The Old-Time Herald Volume 9, Number 4

Country Music Sources: A Biblio-Discography of Commercially Recorded Traditional Music,
by Guthrie T. Meade, Jr. with Dick Spottswood and Douglas S. Meade
A Reminiscent Review by Steve Green

In the 1950s and 1960s, studying the roots of recorded country music was the purview of a handful of individuals whose collective interest in social history, sense of affinity with grassroots people, and attraction to vernacular music compelled them to do insane things like drive thousands of miles in search of old records, vintage instruments, and still-living recording artists of the 1920s and 1930s. For people like Gus Meade, doing “research” translated into a very intense way of life that was a mix of card-catalog tedium and grand adventure pursuing cultural treasure out in the world. Bridging the gulf that existed between text-based source materials and first-hand oral accounts gleaned from older generation musicians, Gus was part of the “first wave” of discographical folklife fieldworkers who deserve much credit for putting flesh on the bones of country music history. Richard Nevins has pointed to the fact that 78rpm records were mostly released as singles with plain paper sleeves containing no information about artists. Artist names appeared only on the record label itself and a great many of them were pseudonyms. It’s easy to see that trying to track down an artist listed on a 78 label as “Jimmie Johnson” could be tantamount to hunting for a needle in a haystack. But Gus was an eternal optimist and more importantly, he had a special knack for doing archive and library-based genealogical research. When a job opportunity took him to the Washington, DC area in the mid-1960s, he was able to make extensive use of collections at the National Archives, the Library of Congress, and the U. S. Copyright Office. His familiarity with genealogical resources and strategies enabled him to locate people who might otherwise have died in quiet obscurity taking colorful stories and important discographical information with them. I remember admiring Gus’ tenacity over a period of several days in 1976 during which he repeatedly picked up the phone in the living room of his Alexandria home and dialed phone numbers in Mississippi asking complete strangers if by chance they were related to a certain Jimmie Johnson who had made recordings in the 1920s. He was like a coon dog on the trail and his hunches paid off on more than one occasion (he eventually traced the Jimmie Johnson String Band to Kentucky).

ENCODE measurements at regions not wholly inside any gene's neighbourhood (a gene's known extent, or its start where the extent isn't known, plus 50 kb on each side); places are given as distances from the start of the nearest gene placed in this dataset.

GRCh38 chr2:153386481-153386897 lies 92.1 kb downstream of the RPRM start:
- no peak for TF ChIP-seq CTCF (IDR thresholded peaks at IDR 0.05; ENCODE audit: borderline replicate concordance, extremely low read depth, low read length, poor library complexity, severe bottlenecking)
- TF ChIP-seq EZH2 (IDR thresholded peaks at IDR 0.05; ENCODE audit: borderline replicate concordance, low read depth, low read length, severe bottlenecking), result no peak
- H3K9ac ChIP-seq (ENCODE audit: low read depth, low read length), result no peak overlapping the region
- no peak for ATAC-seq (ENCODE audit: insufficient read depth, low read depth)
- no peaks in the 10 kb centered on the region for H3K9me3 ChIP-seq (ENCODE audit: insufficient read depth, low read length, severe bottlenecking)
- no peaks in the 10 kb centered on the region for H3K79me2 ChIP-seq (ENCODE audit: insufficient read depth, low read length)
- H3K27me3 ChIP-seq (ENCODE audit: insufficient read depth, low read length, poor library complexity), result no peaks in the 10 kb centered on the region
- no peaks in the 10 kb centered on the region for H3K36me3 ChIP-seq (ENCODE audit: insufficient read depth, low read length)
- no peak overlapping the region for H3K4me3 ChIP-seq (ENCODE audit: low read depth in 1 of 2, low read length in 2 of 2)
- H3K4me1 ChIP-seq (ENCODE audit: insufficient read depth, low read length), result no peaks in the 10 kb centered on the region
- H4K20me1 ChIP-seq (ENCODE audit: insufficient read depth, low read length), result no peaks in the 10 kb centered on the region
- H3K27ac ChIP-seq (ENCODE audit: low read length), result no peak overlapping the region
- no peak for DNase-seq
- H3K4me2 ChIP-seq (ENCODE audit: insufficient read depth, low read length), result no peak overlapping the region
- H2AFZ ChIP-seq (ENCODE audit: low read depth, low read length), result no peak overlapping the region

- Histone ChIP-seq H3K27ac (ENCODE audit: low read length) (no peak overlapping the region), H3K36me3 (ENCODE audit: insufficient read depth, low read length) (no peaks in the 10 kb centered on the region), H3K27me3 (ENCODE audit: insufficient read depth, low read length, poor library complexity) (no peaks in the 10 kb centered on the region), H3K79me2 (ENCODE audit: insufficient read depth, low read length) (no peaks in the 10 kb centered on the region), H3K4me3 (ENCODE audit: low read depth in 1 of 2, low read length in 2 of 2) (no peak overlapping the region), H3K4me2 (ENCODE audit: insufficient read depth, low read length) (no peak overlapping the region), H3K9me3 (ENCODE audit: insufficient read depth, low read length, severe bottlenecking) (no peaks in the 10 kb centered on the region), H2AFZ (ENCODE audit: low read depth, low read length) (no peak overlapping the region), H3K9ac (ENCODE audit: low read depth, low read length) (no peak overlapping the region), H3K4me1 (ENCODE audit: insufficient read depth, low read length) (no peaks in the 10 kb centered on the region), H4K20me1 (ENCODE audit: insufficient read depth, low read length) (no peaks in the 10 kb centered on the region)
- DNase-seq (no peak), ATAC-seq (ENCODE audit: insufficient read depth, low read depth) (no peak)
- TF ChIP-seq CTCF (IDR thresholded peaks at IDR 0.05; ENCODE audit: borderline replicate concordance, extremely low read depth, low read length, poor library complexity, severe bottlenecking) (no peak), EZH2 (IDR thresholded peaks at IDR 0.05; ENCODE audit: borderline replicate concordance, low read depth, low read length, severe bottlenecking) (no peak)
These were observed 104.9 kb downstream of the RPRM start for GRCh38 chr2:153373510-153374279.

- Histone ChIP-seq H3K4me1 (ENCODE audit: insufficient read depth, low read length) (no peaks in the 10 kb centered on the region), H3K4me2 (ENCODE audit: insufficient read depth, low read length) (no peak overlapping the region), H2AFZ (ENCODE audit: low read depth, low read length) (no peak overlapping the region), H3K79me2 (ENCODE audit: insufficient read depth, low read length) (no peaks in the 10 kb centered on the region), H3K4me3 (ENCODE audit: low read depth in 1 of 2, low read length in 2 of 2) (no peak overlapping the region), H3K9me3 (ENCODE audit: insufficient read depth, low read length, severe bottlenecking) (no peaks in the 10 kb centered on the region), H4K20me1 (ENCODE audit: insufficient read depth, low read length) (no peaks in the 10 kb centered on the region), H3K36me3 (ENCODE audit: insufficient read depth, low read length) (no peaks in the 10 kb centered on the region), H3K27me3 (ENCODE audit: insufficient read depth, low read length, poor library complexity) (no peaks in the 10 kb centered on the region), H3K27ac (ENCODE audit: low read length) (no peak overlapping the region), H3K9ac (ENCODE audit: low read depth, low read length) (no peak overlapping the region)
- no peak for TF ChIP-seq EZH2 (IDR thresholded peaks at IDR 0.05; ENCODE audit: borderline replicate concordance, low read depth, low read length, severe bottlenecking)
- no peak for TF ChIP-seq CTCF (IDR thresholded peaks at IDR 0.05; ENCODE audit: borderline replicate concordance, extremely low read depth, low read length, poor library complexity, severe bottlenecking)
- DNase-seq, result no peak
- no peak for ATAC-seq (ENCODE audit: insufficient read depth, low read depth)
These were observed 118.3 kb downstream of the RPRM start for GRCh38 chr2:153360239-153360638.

In order to fully appreciate Country Music Sources it’s important to remember that 78 rpm records—at least those of folk, country and blues- were never intended to be part of a permanent archive of American music. They were an ephemeral entertainment format intended to generate profitable sales for the labels by presenting consumers with a constantly changing catalog. Records went in and out of print quickly with much regional material being issued in very limited quantities. Artists sometimes emerged to make only a single recording then disappeared never to be heard from again. There was no central source later generations could turn to find out about these artists and recordings of earlier times. It was up to avid record collectors to unearth the information, essentially unlocking the treasury of recorded country music that many of us now enjoy and perhaps even take for granted. Blowing the dust off record company ledgers—which discographers do regularly—can reveal recording dates, band personnel, and matrix numbers but it can’t further our understanding of the role that recording sessions played in the lives of the artists and the relationships that arose between musicians during the 78 era. Neither can it provide a basis for analyzing the music itself the way extended and intensive listening can. Gus was interested in those aspects, and the thousands of hours he spent listening to source recordings on disc and tape was an education that put him at the front of his class as far as American recorded vernacular music was concerned.


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